evaluating your performance. Your grade will be assessed based on
performance relative to the tasks for each semester.
I want to emphasize that my expectations are high in this regard. Once again, the overarching goal here
is to develop a formal scientific paper which will
include introduction, methods, results, discussion, and literature
cited sections. We have reviewed and discussed the distinct
"mission" of each of these sections to scientific papers as well
as what elements need to be included in each section, throughout your
coursework in this program. That being said, your advisor will be
glad to provide guidance to any questions you may have in developing
each part of your thesis paper. Your
research advisor will also guide
you as to details of form and style (and there may be some differences
among thesis advisors in their preferences in this regard, be sure to
ask your advisor about what s/he may be looking for in a polished
You should expect to work
hard and consistently on your project -
however in the end it will be the quality of what you turn in that will
determine your grade. As a means of providing models of the
kinds of work I am looking for, I have assembled copies of papers from previous years
evaluated as excellent. These documents are available for your
inspection and review - see your
research advisor for access.
For this semester
approximately 75% of your grade will be based on our evaluation of your
revised thesis paper and with about 25% determined by your
participation and performance in the Science
Division's Fall Research and Internship Poster Session, performance in
preparing for the OAS abstract
submission, and timely submission of quality drafts.
So what should
you think about in developing your "Results" section?
aim of this course is to produce a high quality draft of your thesis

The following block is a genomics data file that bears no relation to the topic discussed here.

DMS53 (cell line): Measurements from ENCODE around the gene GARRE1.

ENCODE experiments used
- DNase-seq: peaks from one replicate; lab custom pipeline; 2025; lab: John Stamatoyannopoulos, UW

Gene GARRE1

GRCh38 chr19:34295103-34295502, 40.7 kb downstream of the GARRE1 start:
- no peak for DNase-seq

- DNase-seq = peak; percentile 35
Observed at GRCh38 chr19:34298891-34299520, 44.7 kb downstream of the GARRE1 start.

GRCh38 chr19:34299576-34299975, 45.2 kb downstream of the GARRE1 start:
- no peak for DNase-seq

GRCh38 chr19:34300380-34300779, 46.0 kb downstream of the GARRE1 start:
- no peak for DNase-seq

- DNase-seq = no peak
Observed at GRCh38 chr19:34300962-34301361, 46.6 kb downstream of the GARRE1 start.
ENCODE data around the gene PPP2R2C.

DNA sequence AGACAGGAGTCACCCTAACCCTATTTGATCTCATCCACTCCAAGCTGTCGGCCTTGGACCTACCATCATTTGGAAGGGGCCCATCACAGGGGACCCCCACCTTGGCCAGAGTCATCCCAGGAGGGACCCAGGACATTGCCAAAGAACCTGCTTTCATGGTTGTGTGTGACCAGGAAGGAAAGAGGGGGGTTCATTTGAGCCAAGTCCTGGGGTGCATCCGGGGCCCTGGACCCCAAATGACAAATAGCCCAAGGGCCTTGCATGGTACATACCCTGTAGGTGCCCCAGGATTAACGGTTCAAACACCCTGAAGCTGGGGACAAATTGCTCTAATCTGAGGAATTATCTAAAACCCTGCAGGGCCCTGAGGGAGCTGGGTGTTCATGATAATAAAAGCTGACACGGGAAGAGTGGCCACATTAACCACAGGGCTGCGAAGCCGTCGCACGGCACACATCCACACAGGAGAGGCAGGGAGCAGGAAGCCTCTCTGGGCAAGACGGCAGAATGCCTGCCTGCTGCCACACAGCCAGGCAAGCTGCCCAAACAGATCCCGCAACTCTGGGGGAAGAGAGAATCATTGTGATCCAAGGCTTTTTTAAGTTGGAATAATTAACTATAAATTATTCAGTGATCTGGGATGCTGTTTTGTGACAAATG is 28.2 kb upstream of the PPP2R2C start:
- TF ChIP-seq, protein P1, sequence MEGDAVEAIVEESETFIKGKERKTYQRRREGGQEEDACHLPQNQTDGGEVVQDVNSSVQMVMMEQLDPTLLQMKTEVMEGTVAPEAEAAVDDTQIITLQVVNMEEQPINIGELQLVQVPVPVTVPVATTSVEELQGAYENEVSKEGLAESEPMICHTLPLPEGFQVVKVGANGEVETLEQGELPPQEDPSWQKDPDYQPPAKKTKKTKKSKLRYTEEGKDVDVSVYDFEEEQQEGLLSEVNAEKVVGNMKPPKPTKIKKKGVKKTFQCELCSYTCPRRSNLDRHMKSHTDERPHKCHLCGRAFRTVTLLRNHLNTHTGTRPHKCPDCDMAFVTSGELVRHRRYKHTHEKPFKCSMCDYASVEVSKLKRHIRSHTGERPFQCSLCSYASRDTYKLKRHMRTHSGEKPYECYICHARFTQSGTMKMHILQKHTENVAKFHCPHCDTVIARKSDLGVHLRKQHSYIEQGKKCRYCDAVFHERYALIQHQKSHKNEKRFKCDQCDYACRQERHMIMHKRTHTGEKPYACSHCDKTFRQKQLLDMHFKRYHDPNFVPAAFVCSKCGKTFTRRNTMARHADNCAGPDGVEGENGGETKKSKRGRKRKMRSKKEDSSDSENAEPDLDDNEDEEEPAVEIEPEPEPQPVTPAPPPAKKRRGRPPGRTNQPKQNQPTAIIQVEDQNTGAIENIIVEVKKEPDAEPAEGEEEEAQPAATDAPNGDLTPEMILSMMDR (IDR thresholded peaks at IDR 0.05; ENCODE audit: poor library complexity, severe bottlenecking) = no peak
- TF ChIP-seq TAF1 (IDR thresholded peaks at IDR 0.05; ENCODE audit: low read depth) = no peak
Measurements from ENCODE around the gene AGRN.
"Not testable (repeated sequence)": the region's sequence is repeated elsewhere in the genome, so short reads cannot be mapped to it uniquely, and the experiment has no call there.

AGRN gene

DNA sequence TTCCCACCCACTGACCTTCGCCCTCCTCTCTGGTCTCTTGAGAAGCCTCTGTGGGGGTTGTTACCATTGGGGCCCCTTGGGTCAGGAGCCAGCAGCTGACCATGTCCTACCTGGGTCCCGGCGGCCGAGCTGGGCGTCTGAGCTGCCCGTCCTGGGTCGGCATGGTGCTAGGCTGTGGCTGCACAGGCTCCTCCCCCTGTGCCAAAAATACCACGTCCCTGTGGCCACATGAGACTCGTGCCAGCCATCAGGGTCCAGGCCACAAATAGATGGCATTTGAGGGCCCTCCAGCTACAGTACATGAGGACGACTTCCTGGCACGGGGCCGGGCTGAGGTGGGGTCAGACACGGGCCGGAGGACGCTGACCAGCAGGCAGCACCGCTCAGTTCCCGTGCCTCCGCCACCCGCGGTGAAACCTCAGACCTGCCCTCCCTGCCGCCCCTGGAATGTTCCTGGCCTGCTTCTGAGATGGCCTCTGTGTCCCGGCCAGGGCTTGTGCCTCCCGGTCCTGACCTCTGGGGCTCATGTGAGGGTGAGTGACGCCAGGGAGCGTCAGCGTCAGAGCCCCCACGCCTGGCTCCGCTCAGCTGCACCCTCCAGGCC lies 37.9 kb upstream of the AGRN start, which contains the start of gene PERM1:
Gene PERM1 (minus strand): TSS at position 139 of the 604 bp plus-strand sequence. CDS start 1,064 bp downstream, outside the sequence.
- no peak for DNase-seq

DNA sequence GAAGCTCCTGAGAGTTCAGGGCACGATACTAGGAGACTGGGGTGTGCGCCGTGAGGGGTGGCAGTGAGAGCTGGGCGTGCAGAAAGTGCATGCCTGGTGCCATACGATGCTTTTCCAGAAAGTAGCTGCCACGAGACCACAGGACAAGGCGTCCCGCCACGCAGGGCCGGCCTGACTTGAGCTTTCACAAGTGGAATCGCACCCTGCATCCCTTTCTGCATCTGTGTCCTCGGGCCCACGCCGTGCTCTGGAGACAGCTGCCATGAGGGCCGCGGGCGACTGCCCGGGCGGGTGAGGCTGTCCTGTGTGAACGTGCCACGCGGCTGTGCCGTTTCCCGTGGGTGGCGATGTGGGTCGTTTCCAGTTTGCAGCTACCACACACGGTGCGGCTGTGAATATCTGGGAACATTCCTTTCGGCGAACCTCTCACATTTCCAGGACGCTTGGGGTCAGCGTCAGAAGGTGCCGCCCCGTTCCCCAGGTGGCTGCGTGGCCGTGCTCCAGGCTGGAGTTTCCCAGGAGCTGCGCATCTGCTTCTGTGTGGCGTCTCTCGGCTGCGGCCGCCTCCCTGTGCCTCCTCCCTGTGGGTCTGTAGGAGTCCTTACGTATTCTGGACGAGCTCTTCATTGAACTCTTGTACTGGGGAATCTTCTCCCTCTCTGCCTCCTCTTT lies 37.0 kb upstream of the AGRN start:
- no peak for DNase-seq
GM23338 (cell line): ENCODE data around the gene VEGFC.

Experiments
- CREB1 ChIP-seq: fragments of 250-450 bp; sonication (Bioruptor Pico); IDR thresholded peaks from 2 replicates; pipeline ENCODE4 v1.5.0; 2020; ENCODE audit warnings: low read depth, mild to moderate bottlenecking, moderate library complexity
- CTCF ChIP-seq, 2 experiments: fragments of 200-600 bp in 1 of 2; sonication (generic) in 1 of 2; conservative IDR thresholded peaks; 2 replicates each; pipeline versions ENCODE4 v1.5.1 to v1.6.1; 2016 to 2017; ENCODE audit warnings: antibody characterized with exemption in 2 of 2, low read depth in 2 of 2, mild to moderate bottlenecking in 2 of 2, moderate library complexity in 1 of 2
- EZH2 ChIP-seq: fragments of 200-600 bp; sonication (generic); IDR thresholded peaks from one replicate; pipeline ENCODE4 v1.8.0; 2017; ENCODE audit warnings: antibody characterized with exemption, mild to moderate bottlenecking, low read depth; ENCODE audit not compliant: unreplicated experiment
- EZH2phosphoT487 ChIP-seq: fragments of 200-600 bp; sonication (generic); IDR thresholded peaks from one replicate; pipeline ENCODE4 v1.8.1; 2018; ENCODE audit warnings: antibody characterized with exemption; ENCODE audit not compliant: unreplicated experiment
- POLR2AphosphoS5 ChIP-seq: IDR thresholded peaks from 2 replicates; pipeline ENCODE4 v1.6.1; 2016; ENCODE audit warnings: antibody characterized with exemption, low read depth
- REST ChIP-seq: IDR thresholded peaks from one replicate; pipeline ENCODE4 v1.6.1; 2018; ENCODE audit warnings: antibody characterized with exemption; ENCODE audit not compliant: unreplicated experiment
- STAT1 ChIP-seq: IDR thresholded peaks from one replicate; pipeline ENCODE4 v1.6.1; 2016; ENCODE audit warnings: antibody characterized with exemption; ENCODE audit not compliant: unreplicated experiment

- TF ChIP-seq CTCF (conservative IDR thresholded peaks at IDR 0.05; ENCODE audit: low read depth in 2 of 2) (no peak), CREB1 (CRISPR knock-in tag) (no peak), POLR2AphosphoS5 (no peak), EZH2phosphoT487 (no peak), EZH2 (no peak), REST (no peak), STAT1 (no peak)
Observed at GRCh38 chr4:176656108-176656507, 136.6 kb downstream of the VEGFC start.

through the results section we should be starting the semester with a
fairly strong foundation of introduction and methods, we might
start here with the question, "what is a results section and how do you
develop one?" To start with, we can say that the results is one
of the five major sections of a scientific paper (introduction,
methods, results, discussion, literature cited). It's really
very simple: the job of the results section is to present the important
findings from the research effort.
Almost as important as knowing
what a results section is, is knowing what it is not ... this is not
the part of the paper in which findings are interpreted (that is the
job of the discussion). In some ways then the challenge is
sort out what findings most directly bear on the questions
underpin the study, present those findings, and then move on.
Generally speaking your
results section should be designed to present information emerging from
analyses of the raw data you collected. Almost always, raw
data needs some form of analysis in order to extract whatever patterns
or insights about causal relationships that might exist (even simple
graphing means or sums constitutes forms of analysis).
The nature of your questions will suggest what sorts of analyses would
best serve your purposes (note: we will be working further on how to
make the question-analysis connection this term).
Once you finish data
collection and entry into Excel, your
next step will be to summarize your data. To do this, you may want to
calculate some descriptive statistics (very often means and standard
if you were looking at
feeding rates of birds at feeders that were at two different distances
woods (near, far), you might want to compute means and standard errors
of feeding rates you observed across replicated sites - each with
feeders set up in the same fashion. You
can use easily use Excel to accomplish this.
SPSS (the statistical package we discussed for sophisticated
statistical analyses) can be used if you'll need a great many or